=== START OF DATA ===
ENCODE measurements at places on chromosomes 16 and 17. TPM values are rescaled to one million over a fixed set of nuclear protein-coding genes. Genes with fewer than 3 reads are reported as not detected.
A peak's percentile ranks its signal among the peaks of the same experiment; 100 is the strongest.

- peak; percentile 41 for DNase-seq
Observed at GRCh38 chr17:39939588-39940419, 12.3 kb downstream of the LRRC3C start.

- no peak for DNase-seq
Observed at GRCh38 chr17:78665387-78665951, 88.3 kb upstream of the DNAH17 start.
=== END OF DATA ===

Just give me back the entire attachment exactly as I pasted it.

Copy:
ENCODE measurements at places on chromosomes 16 and 17. TPM values are rescaled to one million over a fixed set of nuclear protein-coding genes. Genes with fewer than 3 reads are reported as not detected.
A peak's percentile ranks its signal among the peaks of the same experiment; 100 is the strongest.

- peak; percentile 41 for DNase-seq
Observed at GRCh38 chr17:39939588-39940419, 12.3 kb downstream of the LRRC3C start.

- no peak for DNase-seq
Observed at GRCh38 chr17:78665387-78665951, 88.3 kb upstream of the DNAH17 start.